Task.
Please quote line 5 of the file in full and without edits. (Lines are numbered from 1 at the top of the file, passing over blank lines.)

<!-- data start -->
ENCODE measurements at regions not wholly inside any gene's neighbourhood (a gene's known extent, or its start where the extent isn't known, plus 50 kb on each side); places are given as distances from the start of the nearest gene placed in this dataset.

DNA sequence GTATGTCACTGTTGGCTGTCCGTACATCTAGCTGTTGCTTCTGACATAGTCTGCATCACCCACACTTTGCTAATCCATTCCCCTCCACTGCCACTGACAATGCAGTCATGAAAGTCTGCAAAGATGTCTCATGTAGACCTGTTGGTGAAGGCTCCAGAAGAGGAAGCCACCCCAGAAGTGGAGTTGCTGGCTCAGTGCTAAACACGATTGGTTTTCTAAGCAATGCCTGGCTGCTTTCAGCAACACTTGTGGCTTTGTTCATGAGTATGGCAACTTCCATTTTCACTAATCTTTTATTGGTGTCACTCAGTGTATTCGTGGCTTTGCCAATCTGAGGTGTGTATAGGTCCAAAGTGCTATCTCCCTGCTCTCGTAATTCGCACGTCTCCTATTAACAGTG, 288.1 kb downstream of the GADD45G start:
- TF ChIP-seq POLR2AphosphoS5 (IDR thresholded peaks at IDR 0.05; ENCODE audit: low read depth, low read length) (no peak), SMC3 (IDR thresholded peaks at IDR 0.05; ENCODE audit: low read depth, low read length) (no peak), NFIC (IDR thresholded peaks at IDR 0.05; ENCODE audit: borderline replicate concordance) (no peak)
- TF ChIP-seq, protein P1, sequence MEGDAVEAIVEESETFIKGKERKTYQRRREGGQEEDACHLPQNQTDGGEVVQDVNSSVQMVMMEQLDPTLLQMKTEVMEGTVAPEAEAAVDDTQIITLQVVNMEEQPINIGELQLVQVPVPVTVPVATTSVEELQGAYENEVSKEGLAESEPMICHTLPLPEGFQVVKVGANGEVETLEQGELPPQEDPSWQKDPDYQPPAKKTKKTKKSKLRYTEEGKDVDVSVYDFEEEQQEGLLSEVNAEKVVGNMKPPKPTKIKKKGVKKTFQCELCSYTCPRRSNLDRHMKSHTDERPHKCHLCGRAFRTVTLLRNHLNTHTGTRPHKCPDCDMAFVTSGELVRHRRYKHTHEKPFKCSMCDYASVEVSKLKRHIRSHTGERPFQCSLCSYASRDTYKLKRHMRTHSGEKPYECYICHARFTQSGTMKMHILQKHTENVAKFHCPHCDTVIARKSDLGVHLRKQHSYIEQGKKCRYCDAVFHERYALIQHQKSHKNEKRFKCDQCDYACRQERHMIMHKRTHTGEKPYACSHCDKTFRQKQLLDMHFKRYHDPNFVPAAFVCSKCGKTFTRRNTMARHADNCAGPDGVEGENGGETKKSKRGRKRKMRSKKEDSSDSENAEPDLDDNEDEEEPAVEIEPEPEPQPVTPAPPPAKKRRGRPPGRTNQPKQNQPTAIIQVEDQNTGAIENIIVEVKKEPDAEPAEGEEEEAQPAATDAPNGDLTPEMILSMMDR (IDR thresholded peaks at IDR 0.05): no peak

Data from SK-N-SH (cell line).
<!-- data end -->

Data from SK-N-SH (cell line).